Catechism & Bible
Evan participates in daily family devotions with Bible reading, hymn singing, and catechism study. Each week we will have a Hymn of the Week that all of us will work to commit to memory (thanks for the inspiration, Hymn Addict), at least in part. This week's hymn is "Christ Be My Leader," Lutheran Service Book 861, chosen for its accessibility and suitability for starting off a new school year (it's also coming up in church in the near future, so learning it now will help Evan to sing it later). Last year Evan learned and memorized the Ten Commandments. This year he is starting out by learning the Apostle's Creed. He will probably also likely have the meanings of both down soon as a result of listening to the Small Catechism set to music (see Sing the Faith in my left sidebar.) In addition, he and I are going through Every Day With God, which has 52 weeks of Bible stories at his reading level, with one story for every day of the week, M-F. (I bought the first book of Concordia Catechetical Academy's Bible Stories For Daily Prayer a year or two ago, but at this point Evan will only experience it indirectly through me.)

We are blessed to have a lot of people in our house to help with Evan's schooling. This kid has an entire teaching team! Trevor will provide a weekly chess lesson, I will teach piano, Dad will provide enrichment with God's World News, and Caitlin will help out with art projects and science experiments (I am no good with the hands-on stuff). Evan will also take a combination ballet/tumbling class at our local park district (he does not handle anything competitive well, but he's great with the cartwheels, so we are hoping this works). Top that off with lots and lots of reading for fun, as always, and you have a first grade curriculum.

Now, for the die-hard homeschoolers that are still reading and wondering what one of our homeschool days looks like (homeschoolers always want to know what each other's days are like), here's a run-down of Evan's:

9:00 Wake up, get dressed, have breakfast (Yes, he sleeps until 9:00! No, I'm not kidding! Yes, I know how lucky I am!)
9:30 Family devotion
10-11 School time
11-12 Free time
12-1 Lunch
1-2 School time
2-3 Free time
3-3:30 Some kind of activity (piano, chess, craft, experiment, or the like)
3:30-4 Pick up room and/or house clutter
4-6 Free time
6-7 Supper
7-8 Free time
8-9 Bath & get ready for bed
9-10 Story & prayers & quiet play in room

It helps us in our home school to come up with a schedule, but we are not dogmatic about it. When we need to adjust (which is most of the time), we do. Sometimes people ask me what our homeschooling "style" is. The best answer I have found is "relaxed." We are not unschoolers, because by definition unschoolers are those who primarily allow the students to determine what is to be studied and when. My kids don't decide what they are going to study; I pretty much tell them, and I decide what materials we are going to use. On the other hand, we are definitely not structured "school at home" types. We don't do a lot of busy work. We read. A lot. We do use some textbooks, especially in the high school years, but we also use a huge number of "living" books. If we start a book and hate it, we toss it aside and look for another. We don't obsess about "covering" material, and we don't concern ourselves much with grades until we have to put something down on a high school transcript. We follow tangents and pursue passions. And we NEVER, EVER let "school" take precedence over spontaneous, natural learning and daily life. Have you ever heard financial guru Suze Orman's slogan? "People first, then money, then things"? I think you could summarize our general philosophy as "God first, then family, then school."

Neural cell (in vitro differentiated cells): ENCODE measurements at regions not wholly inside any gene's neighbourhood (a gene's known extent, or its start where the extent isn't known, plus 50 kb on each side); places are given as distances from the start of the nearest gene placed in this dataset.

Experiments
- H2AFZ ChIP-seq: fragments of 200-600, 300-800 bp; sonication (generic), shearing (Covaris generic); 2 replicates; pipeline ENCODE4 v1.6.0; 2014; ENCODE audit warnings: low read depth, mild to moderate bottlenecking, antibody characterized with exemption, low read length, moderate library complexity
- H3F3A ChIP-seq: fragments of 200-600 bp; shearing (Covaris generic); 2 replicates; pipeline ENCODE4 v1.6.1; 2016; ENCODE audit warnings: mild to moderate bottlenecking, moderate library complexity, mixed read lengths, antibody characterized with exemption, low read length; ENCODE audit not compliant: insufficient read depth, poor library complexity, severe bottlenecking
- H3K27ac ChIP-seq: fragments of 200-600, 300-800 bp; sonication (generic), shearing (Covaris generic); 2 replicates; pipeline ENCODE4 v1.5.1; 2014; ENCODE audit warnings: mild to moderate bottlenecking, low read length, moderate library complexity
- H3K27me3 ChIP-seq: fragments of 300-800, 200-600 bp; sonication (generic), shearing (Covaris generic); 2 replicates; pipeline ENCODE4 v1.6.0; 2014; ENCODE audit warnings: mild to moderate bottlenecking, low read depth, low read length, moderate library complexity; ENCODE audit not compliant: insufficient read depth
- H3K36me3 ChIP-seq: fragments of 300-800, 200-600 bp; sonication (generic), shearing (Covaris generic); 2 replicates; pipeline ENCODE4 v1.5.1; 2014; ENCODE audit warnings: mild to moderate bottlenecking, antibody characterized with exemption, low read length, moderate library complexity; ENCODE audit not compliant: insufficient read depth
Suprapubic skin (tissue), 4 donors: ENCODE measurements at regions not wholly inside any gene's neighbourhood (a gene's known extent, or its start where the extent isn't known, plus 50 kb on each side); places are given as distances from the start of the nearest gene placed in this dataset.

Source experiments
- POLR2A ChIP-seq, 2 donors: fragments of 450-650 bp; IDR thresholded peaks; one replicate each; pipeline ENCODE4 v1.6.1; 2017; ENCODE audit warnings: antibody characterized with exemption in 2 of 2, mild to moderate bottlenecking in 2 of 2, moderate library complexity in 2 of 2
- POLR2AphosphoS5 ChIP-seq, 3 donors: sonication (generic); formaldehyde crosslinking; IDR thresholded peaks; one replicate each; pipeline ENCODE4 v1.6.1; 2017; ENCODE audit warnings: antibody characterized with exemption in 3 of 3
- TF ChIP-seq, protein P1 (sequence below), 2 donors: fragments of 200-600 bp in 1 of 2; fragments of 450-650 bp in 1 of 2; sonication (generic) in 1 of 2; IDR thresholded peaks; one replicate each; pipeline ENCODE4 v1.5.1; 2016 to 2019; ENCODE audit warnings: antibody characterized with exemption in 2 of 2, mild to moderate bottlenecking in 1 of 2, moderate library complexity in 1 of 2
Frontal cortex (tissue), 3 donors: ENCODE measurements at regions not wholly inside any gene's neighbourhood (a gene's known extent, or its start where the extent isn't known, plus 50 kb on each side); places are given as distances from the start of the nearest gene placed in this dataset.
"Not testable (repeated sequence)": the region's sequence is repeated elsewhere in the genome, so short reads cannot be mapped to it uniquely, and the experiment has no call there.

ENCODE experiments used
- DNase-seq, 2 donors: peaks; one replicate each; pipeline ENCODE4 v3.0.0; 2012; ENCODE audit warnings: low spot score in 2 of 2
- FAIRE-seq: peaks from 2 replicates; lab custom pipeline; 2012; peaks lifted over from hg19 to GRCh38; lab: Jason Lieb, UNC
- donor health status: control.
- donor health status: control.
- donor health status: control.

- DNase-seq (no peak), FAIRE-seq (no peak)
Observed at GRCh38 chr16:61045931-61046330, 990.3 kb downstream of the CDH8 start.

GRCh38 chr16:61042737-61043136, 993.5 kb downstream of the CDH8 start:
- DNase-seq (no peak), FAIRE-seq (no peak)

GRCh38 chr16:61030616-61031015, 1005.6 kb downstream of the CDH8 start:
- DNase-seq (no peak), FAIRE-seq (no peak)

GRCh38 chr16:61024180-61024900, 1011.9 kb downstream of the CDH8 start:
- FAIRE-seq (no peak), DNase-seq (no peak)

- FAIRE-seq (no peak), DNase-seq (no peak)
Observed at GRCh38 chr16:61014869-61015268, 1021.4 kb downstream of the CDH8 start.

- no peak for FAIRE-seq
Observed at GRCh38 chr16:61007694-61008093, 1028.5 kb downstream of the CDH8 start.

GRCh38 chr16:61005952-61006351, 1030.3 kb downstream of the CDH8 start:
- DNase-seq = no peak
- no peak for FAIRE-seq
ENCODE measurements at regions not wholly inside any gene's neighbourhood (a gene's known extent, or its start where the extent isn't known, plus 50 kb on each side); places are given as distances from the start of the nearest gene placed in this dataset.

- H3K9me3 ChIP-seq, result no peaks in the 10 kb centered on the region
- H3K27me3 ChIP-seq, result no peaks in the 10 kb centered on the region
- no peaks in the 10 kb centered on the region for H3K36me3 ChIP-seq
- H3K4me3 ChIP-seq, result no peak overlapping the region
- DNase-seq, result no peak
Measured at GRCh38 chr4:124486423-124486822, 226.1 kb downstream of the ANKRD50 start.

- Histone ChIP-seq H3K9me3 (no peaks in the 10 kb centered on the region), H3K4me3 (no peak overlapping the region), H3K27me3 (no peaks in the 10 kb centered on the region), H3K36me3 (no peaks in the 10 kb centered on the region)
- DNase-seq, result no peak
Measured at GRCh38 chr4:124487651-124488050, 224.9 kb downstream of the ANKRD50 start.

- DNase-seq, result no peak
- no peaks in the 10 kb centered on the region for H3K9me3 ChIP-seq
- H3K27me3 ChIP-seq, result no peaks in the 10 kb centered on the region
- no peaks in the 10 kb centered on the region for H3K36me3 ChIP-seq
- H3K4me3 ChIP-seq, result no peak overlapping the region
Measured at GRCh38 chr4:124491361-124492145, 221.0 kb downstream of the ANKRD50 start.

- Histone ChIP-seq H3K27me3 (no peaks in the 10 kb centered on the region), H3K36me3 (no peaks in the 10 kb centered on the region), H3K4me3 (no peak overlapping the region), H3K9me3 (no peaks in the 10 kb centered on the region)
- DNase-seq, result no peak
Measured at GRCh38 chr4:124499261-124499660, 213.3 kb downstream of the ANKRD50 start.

We had our first day of the "new" "school" "year" yesterday (all of those terms are open to definition). We followed the above schedule pretty well. But when it was time for Evan and Mommy to read together, he was deep into a Lego "Knights of the Castle" book. He read it to me and it became part of our school time for the day:

How do you tell a kid that is wrapped up in blankets, enjoying the comfort of his couch, engrossed in a favorite book, to Stop Reading because it's time for school now?

You don't. You let him read. And if you must, you put off until tomorrow what you didn't get done today. Because loving to read is more important than "school."

And how do you tell the contractor who is overseeing the remodeling project that will allow your elderly mother to move in with you that now is not a good time for him to welcome a series of sub-contractors into your home because you're "doing school"?

You don't. You set the studies aside for a couple of hours, even though it's only the second day, because Grandma, too, is more important than "school."

God first. Then people. Then school. That in a nutshell is what I love about homeschooling.

*our "official" name for our home school, after the hymn writer Philipp Nicolai


Leah said...

I really appreciate your approach to educating your children Cheryl.

Cheryl said...

Thank you, Leah! Sometimes it's more a matter of hanging on for the ride than anything else, but as long as we're all together and God is driving, we're in good shape.